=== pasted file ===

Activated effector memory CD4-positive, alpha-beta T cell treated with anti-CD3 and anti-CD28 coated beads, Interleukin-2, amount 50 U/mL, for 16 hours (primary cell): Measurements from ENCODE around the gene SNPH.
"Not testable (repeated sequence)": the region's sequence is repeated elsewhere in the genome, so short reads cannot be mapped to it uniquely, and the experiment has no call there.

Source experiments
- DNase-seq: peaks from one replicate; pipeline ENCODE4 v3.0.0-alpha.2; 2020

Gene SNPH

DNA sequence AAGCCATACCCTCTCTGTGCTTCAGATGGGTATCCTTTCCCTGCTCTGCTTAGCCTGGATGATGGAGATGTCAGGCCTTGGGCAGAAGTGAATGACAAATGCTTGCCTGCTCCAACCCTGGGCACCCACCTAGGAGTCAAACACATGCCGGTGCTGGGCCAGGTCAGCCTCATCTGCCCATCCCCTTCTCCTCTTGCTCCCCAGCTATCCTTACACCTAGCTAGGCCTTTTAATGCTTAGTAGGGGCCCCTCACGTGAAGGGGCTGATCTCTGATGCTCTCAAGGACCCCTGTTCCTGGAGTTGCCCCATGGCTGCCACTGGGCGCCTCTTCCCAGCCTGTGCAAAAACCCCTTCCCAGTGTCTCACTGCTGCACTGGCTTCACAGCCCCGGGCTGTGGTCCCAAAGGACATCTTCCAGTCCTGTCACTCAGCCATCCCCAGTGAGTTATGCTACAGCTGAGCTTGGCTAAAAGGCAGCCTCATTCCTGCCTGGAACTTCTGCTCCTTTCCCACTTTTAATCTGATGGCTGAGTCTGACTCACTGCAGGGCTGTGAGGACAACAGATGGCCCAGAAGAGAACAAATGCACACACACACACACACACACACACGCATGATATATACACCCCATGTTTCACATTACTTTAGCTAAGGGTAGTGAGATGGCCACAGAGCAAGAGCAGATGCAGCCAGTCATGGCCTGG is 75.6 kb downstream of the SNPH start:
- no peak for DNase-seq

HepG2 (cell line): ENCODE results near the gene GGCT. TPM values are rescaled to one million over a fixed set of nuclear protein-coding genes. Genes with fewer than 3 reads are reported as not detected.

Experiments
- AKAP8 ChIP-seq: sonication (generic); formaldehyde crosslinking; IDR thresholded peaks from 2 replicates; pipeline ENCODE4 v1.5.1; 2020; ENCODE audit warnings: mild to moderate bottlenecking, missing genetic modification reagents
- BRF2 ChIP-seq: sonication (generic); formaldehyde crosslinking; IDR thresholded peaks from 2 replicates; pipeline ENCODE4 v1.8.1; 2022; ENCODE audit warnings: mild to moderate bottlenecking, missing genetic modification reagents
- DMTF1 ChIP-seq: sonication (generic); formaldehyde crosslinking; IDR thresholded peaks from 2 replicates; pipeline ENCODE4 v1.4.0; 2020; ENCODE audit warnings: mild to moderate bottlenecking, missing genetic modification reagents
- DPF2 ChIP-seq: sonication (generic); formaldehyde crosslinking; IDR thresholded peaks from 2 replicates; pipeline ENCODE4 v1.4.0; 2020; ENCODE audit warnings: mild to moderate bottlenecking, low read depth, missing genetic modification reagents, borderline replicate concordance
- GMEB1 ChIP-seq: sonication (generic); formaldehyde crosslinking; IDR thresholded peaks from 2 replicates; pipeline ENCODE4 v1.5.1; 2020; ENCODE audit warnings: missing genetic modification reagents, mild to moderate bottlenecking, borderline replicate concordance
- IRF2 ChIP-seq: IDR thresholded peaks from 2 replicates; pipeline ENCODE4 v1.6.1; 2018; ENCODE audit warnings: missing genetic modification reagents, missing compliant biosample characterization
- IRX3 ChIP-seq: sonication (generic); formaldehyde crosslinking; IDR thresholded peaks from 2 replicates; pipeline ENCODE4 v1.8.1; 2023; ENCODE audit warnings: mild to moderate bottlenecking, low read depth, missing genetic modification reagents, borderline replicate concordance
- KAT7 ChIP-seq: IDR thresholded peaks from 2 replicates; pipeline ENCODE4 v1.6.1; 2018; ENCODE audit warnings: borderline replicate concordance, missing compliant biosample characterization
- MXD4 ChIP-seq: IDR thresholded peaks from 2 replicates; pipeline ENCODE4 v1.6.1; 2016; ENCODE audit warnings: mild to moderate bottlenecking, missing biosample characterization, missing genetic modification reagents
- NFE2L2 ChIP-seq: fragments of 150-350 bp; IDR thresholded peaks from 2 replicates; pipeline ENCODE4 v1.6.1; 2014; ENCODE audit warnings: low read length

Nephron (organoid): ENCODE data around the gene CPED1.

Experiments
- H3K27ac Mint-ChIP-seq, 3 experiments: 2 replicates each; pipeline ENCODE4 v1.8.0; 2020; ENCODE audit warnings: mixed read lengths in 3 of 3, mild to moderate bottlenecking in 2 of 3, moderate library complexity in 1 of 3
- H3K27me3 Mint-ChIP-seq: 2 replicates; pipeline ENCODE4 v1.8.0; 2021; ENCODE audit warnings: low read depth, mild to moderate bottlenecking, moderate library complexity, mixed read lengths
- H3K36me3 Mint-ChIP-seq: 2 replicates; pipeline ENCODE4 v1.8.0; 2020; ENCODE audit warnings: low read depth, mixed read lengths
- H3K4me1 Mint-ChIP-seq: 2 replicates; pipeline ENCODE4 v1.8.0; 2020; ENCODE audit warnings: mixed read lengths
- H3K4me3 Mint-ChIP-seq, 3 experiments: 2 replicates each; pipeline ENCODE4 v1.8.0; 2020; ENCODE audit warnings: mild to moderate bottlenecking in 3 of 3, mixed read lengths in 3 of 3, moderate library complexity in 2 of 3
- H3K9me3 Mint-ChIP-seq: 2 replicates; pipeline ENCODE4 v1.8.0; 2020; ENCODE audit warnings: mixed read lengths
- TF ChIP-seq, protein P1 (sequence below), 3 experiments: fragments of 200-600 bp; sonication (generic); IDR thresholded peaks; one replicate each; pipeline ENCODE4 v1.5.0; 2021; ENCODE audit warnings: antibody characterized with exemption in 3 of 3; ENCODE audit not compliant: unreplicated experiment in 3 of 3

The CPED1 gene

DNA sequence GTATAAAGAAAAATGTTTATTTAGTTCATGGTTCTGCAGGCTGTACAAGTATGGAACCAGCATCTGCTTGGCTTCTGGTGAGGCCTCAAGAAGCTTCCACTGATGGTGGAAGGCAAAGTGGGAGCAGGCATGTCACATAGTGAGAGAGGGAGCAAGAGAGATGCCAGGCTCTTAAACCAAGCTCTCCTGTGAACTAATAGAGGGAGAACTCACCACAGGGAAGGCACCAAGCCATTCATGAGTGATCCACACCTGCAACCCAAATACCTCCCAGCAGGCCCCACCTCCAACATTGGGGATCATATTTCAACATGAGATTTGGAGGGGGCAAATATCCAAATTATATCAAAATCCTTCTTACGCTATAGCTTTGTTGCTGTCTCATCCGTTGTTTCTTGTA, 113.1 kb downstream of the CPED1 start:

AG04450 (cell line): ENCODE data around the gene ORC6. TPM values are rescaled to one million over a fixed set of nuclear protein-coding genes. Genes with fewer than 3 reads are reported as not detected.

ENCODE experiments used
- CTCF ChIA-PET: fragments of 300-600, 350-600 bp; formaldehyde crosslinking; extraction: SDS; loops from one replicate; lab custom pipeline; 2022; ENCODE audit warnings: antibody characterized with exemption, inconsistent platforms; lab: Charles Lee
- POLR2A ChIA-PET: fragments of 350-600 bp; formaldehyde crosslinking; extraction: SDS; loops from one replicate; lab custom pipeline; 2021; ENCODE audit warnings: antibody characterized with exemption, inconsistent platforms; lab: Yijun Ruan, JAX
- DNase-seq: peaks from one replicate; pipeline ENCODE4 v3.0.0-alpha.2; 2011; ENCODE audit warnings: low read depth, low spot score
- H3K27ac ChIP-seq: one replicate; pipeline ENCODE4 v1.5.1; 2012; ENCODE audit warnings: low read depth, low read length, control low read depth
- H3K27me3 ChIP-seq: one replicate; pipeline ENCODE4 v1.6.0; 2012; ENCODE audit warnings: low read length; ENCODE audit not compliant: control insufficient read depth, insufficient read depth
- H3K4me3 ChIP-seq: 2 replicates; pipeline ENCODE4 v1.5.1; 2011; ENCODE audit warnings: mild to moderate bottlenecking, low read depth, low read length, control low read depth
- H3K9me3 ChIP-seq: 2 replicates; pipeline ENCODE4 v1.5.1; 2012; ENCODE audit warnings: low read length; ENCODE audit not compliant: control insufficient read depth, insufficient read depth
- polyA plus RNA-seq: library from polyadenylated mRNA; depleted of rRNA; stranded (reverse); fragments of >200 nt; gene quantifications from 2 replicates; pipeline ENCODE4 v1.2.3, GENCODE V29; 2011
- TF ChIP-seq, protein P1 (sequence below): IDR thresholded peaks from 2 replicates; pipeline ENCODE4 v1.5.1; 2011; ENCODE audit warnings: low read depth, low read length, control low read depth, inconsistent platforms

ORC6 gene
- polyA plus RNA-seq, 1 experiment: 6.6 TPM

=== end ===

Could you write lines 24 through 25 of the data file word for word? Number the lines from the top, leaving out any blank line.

- H3K36me3 Mint-ChIP-seq: 2 replicates; pipeline ENCODE4 v1.8.0; 2020; ENCODE audit warnings: low read depth, mixed read lengths
- H3K4me1 Mint-ChIP-seq: 2 replicates; pipeline ENCODE4 v1.8.0; 2020; ENCODE audit warnings: mixed read lengths